Don't blame the Columbia Eagles for wanting to begin high school football practice at the first moment possible.
At midnight Wednesday, the Eagles broke in their new artificial turf field with a short workout. While other metro-east players slept preparing for the start of two-a-day practices, the Eagles -- expected to be one of the region's top small-school teams -- were in helmets under the lights.
And under the moon.
"You know how kids are," said Columbia coach Scott Horner, whose team was back on the field again at 9 a.m. Wednesday. "It obviously changes the excitement level, which probably in time will wear off a little bit. But not every school you play has a field that's like this, so to have that the excitement level for the players is really through the roof."
The midnight practice was the brainchild of Horner, whose team returns plenty of talent from a 6-4 squad that lost to Herrin in the first round of the playoffs.
"I actually thought about that back in March or April," said Horner, who emailed parents to get their opinions on the late-night kickoff practice. "I did not get one parent that responded to me in a negative way and the majority that did respond said wow, what a cool idea."
The first football game on the Eagles' new field is Aug. 31 against Monroe County rival Waterloo. A boys varsity soccer game will be played there earlier in the week.
Columbia and Collinsville are the latest metro-east schools to add state-of-the-art artificial turf playing fields. They joined East St. Louis, Edwardsville, Freeburg, O'Fallon and Waterloo. Althoff will play on the new artificial turf at Lindenwood University.
What sets Columbia's field apart is a slight alternating in the green grass colors every five yards, as well as its location on the side of a large hill.
The Eagles also have eye-catching royal blue end zones and a giant Eagles logo at midfield -- all made easier to see by new lighting.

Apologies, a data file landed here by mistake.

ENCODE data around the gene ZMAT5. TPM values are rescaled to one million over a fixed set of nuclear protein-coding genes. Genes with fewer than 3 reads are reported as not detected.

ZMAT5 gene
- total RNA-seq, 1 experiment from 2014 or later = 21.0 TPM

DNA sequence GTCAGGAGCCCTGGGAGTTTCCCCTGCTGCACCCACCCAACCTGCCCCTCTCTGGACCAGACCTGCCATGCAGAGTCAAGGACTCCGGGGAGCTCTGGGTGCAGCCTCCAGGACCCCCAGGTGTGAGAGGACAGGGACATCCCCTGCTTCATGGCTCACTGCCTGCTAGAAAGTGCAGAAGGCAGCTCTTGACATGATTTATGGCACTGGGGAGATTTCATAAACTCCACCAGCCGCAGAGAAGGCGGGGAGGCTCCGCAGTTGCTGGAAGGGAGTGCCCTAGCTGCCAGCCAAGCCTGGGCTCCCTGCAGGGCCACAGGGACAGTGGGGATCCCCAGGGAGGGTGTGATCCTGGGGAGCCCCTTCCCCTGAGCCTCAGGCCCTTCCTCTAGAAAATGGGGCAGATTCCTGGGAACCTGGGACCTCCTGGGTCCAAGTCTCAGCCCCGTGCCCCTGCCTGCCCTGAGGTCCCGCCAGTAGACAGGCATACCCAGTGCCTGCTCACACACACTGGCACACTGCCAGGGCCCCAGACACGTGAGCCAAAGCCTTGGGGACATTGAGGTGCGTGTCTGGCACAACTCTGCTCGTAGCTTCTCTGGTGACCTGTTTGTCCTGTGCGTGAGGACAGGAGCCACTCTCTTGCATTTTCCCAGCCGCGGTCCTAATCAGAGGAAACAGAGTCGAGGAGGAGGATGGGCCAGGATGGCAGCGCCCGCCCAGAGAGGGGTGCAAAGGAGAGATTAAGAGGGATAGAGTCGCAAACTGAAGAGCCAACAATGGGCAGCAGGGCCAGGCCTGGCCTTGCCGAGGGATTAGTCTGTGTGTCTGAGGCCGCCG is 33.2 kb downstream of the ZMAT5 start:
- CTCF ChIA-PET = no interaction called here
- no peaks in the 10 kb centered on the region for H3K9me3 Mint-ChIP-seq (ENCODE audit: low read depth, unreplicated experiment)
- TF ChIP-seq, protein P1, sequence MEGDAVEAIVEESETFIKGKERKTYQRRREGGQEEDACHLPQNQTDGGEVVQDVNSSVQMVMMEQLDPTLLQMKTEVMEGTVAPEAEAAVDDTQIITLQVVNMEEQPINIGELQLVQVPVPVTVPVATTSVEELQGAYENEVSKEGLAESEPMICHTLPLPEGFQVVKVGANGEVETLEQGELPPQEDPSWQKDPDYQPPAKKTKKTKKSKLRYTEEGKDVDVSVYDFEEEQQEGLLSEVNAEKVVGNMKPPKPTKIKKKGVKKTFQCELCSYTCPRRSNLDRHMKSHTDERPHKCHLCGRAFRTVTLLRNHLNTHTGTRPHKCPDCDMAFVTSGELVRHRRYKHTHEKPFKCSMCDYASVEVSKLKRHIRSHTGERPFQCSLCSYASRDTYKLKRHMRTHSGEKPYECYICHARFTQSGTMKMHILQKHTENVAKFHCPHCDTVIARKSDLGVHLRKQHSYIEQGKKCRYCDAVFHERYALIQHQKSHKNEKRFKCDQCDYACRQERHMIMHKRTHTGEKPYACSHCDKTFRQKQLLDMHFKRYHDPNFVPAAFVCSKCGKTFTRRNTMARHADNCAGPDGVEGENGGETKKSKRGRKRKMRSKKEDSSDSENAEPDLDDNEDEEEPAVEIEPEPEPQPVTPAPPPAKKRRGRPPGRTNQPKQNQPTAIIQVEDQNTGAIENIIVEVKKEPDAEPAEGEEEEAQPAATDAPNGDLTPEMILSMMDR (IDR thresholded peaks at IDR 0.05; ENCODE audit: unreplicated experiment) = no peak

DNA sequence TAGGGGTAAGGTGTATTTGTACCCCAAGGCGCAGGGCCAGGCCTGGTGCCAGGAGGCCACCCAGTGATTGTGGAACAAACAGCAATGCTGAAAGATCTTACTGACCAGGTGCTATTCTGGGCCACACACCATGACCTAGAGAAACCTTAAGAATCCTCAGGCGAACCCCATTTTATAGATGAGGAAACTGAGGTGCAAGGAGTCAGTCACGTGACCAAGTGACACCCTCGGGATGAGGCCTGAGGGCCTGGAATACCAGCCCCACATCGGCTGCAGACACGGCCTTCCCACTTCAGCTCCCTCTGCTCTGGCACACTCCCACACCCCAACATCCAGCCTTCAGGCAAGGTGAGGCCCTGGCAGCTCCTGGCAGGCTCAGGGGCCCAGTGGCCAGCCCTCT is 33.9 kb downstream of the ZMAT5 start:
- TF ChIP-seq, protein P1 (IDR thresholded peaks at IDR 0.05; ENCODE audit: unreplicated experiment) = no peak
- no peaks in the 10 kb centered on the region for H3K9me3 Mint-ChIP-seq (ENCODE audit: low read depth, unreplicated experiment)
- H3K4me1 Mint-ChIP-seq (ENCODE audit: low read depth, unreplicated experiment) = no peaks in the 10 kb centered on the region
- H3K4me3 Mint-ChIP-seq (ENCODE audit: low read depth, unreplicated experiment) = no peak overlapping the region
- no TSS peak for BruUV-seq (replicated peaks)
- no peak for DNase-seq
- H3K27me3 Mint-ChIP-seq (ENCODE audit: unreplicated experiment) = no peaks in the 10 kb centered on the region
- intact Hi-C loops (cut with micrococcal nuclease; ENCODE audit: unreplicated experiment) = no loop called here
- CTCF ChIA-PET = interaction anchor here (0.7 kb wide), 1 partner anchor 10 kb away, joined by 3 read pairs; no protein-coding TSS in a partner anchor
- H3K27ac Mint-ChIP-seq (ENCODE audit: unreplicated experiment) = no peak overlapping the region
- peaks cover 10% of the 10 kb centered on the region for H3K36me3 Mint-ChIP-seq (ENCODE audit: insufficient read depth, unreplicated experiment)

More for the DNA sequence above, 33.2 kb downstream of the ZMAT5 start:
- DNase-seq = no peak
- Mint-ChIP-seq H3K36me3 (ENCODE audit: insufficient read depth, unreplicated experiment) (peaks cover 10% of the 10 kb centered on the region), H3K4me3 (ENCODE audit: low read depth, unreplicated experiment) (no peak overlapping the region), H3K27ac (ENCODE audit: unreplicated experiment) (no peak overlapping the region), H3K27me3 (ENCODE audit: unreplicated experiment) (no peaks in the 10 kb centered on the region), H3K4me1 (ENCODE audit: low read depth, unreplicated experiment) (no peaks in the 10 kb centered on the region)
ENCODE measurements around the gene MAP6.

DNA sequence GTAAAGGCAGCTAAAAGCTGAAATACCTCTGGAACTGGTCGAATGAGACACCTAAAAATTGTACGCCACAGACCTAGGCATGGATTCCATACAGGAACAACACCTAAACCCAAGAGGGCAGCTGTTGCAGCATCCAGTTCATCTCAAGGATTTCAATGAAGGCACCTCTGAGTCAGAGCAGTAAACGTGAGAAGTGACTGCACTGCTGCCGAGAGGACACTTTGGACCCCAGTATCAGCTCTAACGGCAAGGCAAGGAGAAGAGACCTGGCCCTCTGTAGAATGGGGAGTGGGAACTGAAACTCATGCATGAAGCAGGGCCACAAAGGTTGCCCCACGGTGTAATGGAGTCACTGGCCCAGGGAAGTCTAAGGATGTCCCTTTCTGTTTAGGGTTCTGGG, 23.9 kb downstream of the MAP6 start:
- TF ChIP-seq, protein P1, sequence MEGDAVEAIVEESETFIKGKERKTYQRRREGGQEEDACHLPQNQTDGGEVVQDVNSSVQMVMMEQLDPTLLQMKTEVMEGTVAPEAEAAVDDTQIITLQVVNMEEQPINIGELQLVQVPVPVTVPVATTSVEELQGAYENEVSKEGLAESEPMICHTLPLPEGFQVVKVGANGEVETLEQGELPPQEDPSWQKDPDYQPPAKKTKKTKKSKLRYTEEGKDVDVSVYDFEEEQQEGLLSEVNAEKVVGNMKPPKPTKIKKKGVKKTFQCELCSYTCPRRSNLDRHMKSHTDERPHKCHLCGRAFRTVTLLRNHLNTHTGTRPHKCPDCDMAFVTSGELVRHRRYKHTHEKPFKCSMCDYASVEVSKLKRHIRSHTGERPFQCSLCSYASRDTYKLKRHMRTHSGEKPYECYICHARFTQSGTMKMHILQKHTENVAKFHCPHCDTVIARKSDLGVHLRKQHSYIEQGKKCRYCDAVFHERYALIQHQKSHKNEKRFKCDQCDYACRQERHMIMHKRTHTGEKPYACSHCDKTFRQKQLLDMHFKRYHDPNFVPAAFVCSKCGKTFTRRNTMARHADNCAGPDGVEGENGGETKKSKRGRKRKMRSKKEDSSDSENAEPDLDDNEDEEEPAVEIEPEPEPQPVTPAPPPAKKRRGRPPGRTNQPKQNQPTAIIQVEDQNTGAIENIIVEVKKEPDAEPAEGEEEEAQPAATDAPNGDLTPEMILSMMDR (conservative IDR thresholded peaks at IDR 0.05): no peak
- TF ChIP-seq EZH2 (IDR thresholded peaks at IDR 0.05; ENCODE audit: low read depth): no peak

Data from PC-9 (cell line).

"It really lights that thing up and it looked like a danged college stadium," Horner said. "For us, that's a huge. huge difference."
As at other schools, the turf field will also be used for soccer and physical education as well as the marching band.
Columbia held an "open house" Tuesday night for students, parents and anyone else who wanted to check it out. Superintendent Gina Segobiano couldn't have been more pleased with the turnout.
"We had about 400 or 500 people stop by the field to walk around, kids were doing cartwheels and soccer balls were being kicked and footballs were being thrown," Segobiano said. "It was just a celebration. I didn't know if there would be 50 people or 100 people, but when everyone kept rolling in it was very gratifying.
"It was just a great feeling of community."
Segobiano said planning for the fields and lights -- a project that cost more than $900,000 -- began last February with local focus groups that held several meetings.
"We had enough support just from within that group to present (the project) to the board of education," said Segobiano, who also got plenty of support from local companies like Luhr Brothers Contractors, Electrico and others.
"We generated such positive support community-wide that the school board approved the contract with the intention of paying for a third of the total cost," Segobiano said.
She said the final costs of the project were $810,000 for the field and soil stabilization, with a second $150,000 lighting project financed in part through a state maintenance grant.
Through in-kind work done by Luhr Brothers, Electrico and others, and pledged financial support from the community, the district's portion of the project was kept lower.
In addition, the school's construction class helped renovate the aging press box.
"It was an amazing process to see," she said.
The result is a field that has quickly generated pride and excitement for everyone involved.
"I can't really put my finger on exactly what that is or how to describe it, but good portion of it is just the appearance," said Horner, who thinks the field compares favorably to a new complex at Springfield Sacred Heart-Griffin.
"If you've got a grass field, early in the year it might look good and usually by mid-season it's pretty cruddy. Not many people have the resources to keep those grass field up like the SEC (college football's Southeastern Conference) or places like that. This looks great."
Contact reporter Norm Sanders at firstname.lastname@example.org or 239-2454.